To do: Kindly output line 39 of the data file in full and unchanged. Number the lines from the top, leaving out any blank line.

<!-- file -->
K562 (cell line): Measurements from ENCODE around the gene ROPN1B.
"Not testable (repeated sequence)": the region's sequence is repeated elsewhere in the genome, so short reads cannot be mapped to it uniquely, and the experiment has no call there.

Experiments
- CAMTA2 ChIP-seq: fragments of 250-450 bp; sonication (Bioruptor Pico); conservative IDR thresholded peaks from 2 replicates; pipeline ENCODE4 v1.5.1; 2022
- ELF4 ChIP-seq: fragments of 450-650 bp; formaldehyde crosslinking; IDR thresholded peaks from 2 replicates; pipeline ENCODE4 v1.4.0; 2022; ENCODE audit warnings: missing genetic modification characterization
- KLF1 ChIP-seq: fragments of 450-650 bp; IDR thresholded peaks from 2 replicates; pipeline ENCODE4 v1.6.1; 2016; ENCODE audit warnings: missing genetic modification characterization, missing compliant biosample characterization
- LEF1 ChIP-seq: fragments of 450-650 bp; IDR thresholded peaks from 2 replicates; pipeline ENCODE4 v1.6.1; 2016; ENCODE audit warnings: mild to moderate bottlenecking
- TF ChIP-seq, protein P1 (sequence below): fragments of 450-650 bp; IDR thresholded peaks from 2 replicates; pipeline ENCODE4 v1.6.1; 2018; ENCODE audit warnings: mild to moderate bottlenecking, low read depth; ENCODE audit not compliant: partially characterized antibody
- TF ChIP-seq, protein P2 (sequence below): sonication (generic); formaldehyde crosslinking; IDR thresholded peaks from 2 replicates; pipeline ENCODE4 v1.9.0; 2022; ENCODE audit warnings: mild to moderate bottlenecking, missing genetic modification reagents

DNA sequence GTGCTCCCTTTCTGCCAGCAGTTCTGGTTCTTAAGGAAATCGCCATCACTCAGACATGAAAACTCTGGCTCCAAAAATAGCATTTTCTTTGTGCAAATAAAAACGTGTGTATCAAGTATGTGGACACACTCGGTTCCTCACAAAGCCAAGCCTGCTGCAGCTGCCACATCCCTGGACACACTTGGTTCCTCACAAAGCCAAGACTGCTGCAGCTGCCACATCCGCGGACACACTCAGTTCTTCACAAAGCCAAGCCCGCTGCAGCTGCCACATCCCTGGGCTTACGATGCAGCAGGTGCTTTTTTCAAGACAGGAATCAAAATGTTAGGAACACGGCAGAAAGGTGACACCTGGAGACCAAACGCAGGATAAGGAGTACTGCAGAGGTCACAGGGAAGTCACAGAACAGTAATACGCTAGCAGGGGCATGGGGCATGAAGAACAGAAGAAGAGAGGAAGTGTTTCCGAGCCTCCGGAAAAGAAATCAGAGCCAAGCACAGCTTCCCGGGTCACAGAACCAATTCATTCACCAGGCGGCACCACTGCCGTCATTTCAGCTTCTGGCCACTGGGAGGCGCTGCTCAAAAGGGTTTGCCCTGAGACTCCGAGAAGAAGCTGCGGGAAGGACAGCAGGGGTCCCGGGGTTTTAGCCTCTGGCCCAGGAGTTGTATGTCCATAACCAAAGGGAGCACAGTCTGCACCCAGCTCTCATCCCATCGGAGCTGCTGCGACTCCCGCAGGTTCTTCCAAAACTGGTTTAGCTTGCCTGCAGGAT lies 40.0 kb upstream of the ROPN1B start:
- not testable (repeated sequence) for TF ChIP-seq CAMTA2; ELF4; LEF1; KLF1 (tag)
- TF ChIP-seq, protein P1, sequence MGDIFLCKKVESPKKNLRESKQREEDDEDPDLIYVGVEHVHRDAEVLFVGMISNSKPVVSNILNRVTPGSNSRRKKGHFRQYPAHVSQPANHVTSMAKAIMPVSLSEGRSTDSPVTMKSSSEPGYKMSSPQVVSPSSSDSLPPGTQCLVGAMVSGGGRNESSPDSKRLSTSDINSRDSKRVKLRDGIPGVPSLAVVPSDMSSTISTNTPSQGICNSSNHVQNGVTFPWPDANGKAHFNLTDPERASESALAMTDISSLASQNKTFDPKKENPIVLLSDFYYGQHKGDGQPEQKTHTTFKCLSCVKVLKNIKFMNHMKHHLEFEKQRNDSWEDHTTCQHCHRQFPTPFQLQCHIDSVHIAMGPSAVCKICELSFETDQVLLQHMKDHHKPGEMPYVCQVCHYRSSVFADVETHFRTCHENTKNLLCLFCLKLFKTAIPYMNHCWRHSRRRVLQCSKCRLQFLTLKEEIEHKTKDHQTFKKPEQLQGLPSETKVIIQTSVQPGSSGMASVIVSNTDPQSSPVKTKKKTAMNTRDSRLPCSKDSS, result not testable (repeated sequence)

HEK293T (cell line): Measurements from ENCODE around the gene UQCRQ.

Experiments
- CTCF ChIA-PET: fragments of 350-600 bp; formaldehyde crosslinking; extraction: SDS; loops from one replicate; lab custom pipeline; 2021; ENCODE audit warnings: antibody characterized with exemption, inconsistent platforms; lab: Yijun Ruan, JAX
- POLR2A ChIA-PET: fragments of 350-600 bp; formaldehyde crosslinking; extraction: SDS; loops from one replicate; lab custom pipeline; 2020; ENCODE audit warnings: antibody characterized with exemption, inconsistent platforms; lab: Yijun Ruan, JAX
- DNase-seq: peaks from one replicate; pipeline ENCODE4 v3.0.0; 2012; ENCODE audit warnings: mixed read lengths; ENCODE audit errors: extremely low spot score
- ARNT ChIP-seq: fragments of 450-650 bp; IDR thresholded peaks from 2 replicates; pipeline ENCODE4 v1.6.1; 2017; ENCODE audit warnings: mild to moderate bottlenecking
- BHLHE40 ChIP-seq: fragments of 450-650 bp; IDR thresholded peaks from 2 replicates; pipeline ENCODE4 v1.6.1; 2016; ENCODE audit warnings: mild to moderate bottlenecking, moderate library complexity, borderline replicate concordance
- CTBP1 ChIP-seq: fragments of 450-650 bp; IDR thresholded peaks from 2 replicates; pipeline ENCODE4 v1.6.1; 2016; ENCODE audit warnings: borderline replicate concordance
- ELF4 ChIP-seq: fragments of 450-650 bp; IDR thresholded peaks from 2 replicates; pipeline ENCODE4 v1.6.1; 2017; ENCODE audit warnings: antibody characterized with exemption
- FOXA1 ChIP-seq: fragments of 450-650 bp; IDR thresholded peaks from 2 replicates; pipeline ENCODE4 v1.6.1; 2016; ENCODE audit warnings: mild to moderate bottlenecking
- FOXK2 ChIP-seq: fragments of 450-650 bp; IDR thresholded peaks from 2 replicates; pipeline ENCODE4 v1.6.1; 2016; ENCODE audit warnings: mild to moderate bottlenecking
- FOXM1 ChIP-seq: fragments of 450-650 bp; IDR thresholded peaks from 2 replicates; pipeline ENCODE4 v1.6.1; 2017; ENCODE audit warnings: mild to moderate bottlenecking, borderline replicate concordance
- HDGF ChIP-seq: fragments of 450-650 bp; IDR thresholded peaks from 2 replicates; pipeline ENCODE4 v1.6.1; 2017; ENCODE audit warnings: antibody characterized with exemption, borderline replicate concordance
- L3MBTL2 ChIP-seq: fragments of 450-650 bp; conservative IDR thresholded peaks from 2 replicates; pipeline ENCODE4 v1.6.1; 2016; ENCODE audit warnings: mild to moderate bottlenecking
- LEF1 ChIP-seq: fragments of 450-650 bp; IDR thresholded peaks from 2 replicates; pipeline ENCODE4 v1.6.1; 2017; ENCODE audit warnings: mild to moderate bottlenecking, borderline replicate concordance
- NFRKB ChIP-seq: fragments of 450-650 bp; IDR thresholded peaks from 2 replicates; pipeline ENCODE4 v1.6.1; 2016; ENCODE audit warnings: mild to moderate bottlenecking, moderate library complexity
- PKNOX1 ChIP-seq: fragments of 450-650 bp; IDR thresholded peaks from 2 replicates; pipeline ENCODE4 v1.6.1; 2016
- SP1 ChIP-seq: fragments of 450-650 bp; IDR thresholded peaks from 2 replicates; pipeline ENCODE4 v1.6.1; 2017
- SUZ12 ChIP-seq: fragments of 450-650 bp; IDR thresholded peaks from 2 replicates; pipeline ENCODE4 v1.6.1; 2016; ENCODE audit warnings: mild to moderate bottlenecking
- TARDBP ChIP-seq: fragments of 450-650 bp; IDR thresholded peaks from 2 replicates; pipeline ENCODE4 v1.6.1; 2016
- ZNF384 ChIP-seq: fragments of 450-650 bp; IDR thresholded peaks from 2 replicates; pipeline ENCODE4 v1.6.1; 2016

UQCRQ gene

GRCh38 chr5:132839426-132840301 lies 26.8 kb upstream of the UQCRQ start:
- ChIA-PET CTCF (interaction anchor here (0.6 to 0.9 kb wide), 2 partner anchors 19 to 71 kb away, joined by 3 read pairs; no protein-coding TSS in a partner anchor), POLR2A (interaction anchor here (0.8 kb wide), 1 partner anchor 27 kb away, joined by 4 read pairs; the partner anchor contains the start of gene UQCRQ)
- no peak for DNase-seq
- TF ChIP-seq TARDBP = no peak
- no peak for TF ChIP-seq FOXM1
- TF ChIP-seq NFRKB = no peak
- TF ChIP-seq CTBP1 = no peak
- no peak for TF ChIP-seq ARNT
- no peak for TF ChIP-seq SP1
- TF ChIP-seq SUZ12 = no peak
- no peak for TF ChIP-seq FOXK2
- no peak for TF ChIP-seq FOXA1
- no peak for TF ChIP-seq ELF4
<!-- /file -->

- no peak for TF ChIP-seq FOXM1